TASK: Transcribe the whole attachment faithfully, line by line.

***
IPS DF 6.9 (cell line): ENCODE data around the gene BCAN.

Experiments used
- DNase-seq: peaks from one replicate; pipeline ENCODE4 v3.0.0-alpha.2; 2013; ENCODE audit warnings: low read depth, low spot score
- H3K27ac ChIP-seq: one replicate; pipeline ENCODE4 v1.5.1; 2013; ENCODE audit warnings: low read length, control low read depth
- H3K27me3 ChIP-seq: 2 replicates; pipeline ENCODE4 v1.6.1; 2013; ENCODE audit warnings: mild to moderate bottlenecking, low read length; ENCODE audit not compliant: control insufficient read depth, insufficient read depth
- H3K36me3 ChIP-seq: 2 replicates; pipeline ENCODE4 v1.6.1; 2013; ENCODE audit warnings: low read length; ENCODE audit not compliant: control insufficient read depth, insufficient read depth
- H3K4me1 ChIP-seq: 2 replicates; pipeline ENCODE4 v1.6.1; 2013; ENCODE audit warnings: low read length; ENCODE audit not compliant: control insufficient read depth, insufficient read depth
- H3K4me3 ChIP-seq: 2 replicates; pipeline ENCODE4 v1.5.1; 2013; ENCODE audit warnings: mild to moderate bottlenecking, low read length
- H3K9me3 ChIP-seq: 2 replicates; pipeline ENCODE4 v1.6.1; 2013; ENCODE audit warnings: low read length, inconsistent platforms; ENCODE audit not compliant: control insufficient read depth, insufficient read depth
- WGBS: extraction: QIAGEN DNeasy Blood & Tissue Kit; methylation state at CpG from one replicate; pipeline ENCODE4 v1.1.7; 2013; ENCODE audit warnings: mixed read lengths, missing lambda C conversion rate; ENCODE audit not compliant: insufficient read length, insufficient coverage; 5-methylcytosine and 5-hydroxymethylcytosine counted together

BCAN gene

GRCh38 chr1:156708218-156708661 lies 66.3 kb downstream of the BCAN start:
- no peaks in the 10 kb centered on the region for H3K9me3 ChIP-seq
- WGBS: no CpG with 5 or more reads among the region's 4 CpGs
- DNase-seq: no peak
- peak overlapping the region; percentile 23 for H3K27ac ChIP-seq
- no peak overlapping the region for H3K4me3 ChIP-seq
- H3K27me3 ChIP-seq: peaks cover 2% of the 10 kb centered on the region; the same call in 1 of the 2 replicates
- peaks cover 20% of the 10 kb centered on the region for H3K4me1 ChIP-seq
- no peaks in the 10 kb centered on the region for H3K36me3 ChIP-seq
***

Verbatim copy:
IPS DF 6.9 (cell line): ENCODE data around the gene BCAN.

Experiments used
- DNase-seq: peaks from one replicate; pipeline ENCODE4 v3.0.0-alpha.2; 2013; ENCODE audit warnings: low read depth, low spot score
- H3K27ac ChIP-seq: one replicate; pipeline ENCODE4 v1.5.1; 2013; ENCODE audit warnings: low read length, control low read depth
- H3K27me3 ChIP-seq: 2 replicates; pipeline ENCODE4 v1.6.1; 2013; ENCODE audit warnings: mild to moderate bottlenecking, low read length; ENCODE audit not compliant: control insufficient read depth, insufficient read depth
- H3K36me3 ChIP-seq: 2 replicates; pipeline ENCODE4 v1.6.1; 2013; ENCODE audit warnings: low read length; ENCODE audit not compliant: control insufficient read depth, insufficient read depth
- H3K4me1 ChIP-seq: 2 replicates; pipeline ENCODE4 v1.6.1; 2013; ENCODE audit warnings: low read length; ENCODE audit not compliant: control insufficient read depth, insufficient read depth
- H3K4me3 ChIP-seq: 2 replicates; pipeline ENCODE4 v1.5.1; 2013; ENCODE audit warnings: mild to moderate bottlenecking, low read length
- H3K9me3 ChIP-seq: 2 replicates; pipeline ENCODE4 v1.6.1; 2013; ENCODE audit warnings: low read length, inconsistent platforms; ENCODE audit not compliant: control insufficient read depth, insufficient read depth
- WGBS: extraction: QIAGEN DNeasy Blood & Tissue Kit; methylation state at CpG from one replicate; pipeline ENCODE4 v1.1.7; 2013; ENCODE audit warnings: mixed read lengths, missing lambda C conversion rate; ENCODE audit not compliant: insufficient read length, insufficient coverage; 5-methylcytosine and 5-hydroxymethylcytosine counted together

BCAN gene

GRCh38 chr1:156708218-156708661 lies 66.3 kb downstream of the BCAN start:
- no peaks in the 10 kb centered on the region for H3K9me3 ChIP-seq
- WGBS: no CpG with 5 or more reads among the region's 4 CpGs
- DNase-seq: no peak
- peak overlapping the region; percentile 23 for H3K27ac ChIP-seq
- no peak overlapping the region for H3K4me3 ChIP-seq
- H3K27me3 ChIP-seq: peaks cover 2% of the 10 kb centered on the region; the same call in 1 of the 2 replicates
- peaks cover 20% of the 10 kb centered on the region for H3K4me1 ChIP-seq
- no peaks in the 10 kb centered on the region for H3K36me3 ChIP-seq